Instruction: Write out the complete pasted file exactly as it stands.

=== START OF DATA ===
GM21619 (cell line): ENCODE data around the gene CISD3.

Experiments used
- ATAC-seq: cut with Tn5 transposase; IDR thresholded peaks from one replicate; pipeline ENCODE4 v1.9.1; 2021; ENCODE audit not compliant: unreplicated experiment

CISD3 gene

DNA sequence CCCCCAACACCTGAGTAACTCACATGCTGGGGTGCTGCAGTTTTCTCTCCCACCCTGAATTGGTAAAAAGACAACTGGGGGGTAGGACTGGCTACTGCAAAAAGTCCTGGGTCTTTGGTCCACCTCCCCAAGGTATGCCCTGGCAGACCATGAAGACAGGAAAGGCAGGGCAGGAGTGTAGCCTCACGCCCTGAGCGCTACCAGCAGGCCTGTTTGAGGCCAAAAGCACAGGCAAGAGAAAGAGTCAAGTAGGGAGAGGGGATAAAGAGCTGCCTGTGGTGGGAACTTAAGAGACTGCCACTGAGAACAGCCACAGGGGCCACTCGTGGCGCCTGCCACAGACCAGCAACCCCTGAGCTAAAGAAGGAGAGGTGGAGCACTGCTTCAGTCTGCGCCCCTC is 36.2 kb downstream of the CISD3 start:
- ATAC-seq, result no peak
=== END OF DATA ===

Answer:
GM21619 (cell line): ENCODE data around the gene CISD3.

Experiments used
- ATAC-seq: cut with Tn5 transposase; IDR thresholded peaks from one replicate; pipeline ENCODE4 v1.9.1; 2021; ENCODE audit not compliant: unreplicated experiment

CISD3 gene

DNA sequence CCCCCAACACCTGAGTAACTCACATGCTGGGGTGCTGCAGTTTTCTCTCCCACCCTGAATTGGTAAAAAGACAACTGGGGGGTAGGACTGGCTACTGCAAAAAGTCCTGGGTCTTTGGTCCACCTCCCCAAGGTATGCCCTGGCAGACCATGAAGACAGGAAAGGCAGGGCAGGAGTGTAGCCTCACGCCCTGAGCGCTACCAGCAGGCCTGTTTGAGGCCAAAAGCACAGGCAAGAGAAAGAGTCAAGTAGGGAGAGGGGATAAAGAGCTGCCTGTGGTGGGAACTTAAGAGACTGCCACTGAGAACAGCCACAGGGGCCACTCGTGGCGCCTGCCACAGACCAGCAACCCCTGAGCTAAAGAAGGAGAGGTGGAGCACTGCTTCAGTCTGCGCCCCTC is 36.2 kb downstream of the CISD3 start:
- ATAC-seq, result no peak